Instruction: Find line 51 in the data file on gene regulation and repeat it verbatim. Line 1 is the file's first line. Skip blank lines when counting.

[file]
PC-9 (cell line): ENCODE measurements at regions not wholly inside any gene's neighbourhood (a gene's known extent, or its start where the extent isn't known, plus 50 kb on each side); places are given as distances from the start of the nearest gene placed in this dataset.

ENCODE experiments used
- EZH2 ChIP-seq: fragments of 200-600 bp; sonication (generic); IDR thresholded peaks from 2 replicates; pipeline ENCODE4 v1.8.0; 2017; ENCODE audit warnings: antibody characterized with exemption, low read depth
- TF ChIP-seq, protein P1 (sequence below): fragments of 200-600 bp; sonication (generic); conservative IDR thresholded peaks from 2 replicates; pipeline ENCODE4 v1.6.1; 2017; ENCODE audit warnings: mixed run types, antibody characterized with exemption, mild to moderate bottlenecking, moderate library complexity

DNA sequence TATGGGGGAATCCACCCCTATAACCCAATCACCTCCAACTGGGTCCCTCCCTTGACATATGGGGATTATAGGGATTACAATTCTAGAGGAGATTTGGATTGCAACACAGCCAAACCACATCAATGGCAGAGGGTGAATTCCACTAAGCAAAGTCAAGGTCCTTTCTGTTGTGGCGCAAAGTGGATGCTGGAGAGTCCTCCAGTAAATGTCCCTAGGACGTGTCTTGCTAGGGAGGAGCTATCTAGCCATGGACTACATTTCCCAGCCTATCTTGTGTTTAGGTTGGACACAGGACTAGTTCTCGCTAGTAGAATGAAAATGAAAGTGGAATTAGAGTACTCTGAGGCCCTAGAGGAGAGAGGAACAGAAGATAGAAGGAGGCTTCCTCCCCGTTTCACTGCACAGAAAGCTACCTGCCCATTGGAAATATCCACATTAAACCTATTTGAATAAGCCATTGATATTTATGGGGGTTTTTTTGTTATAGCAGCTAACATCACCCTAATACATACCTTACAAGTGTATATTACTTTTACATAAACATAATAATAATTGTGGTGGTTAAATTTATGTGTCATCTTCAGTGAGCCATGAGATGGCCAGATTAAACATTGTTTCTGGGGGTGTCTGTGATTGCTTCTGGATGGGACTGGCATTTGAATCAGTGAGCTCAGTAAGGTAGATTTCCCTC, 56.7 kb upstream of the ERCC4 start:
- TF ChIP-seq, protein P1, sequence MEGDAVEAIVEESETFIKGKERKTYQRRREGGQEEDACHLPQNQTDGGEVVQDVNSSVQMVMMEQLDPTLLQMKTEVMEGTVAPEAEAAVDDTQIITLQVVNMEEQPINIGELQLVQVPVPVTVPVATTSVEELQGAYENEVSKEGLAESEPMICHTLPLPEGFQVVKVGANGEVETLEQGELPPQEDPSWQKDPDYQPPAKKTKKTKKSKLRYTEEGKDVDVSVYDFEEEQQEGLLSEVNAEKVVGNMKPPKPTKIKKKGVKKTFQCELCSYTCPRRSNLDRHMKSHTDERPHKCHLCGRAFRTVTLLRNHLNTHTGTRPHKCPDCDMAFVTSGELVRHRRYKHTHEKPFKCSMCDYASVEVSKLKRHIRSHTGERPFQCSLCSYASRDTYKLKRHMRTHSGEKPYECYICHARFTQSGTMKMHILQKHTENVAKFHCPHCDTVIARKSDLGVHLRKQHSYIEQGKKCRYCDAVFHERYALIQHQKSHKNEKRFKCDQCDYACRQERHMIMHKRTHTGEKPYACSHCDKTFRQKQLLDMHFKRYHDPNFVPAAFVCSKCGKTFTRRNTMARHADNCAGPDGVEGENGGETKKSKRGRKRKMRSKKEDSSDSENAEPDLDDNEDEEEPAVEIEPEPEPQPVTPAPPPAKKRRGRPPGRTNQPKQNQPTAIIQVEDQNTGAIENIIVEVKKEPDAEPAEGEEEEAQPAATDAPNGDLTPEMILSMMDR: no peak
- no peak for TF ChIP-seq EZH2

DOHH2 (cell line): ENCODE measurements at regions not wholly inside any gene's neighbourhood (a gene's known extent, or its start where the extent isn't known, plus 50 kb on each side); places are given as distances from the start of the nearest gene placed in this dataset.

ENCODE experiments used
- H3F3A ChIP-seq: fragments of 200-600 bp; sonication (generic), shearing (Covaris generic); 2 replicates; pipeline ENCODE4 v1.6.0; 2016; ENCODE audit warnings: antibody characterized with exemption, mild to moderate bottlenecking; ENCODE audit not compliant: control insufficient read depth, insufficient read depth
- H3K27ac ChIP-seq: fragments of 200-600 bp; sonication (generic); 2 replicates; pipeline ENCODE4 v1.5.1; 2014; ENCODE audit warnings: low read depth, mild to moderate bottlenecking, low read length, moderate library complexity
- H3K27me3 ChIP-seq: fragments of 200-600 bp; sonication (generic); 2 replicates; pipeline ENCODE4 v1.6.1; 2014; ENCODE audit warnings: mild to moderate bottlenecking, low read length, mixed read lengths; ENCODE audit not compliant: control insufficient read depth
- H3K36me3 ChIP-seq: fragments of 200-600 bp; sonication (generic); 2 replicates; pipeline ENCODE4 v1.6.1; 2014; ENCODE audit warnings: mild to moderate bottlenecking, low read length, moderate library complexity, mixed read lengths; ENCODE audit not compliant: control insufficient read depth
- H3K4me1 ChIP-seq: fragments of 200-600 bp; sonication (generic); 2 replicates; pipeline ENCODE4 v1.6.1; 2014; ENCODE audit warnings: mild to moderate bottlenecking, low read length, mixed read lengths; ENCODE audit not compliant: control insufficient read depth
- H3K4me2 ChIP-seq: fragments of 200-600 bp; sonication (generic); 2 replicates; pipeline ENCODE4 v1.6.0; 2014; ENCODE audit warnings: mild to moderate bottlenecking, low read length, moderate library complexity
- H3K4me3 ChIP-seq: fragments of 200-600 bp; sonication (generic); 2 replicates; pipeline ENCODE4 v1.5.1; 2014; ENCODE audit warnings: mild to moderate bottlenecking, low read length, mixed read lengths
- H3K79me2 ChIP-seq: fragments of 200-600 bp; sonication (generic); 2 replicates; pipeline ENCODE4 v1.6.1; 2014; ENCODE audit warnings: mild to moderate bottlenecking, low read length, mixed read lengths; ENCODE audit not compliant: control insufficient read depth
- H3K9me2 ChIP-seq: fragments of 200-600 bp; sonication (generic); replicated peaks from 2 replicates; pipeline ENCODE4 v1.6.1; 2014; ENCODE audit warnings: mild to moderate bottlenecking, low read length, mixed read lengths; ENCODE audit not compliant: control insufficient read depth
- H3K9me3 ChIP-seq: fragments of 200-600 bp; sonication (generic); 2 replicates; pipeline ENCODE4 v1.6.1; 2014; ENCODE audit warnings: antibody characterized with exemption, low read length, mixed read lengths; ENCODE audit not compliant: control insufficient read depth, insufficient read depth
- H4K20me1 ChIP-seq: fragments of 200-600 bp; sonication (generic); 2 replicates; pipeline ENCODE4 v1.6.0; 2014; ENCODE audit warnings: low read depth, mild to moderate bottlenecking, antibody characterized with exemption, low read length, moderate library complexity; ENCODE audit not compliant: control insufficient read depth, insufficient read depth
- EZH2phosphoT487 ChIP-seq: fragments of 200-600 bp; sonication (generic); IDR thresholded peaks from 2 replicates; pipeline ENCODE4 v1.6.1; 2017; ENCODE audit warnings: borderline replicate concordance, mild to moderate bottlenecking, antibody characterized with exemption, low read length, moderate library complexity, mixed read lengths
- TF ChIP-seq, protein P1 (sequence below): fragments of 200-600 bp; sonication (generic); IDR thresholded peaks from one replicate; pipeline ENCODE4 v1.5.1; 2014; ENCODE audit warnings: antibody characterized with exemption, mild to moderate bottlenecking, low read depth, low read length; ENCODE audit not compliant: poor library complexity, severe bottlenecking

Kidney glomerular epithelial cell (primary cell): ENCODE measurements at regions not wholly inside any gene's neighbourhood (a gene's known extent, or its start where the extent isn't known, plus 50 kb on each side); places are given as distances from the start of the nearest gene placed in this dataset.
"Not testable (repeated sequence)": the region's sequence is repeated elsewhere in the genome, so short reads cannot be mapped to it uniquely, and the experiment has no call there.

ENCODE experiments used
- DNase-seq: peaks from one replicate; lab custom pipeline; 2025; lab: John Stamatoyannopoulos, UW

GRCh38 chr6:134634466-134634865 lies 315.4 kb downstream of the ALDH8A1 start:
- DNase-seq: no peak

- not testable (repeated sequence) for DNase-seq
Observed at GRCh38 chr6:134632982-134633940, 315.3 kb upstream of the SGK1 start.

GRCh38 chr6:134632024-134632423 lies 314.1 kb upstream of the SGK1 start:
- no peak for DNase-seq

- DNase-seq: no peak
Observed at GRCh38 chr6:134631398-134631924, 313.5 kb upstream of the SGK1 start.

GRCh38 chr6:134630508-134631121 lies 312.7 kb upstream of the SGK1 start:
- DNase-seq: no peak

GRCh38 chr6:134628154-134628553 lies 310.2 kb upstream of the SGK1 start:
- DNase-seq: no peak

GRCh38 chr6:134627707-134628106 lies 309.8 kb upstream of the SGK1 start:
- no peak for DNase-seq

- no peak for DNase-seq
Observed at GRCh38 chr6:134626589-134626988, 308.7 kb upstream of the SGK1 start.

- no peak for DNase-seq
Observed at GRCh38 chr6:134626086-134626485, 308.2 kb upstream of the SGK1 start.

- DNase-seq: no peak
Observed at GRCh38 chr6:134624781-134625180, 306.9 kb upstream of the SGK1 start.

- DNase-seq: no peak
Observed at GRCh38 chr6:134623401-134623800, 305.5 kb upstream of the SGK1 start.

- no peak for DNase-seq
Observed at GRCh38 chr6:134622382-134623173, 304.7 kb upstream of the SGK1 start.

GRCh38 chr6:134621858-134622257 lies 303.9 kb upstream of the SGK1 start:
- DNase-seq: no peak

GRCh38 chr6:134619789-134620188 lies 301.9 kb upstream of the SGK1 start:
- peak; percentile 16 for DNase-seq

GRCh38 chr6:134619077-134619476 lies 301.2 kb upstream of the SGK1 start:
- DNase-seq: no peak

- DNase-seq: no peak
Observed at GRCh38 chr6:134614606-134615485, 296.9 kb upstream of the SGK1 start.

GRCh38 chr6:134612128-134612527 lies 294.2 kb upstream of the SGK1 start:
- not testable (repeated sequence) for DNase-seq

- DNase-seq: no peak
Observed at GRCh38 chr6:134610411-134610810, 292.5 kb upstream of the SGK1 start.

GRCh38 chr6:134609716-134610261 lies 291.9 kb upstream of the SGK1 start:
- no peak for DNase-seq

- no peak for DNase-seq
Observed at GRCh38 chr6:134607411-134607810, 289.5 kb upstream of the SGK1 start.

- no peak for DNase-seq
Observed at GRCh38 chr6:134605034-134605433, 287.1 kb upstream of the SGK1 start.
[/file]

GRCh38 chr6:134621858-134622257 lies 303.9 kb upstream of the SGK1 start: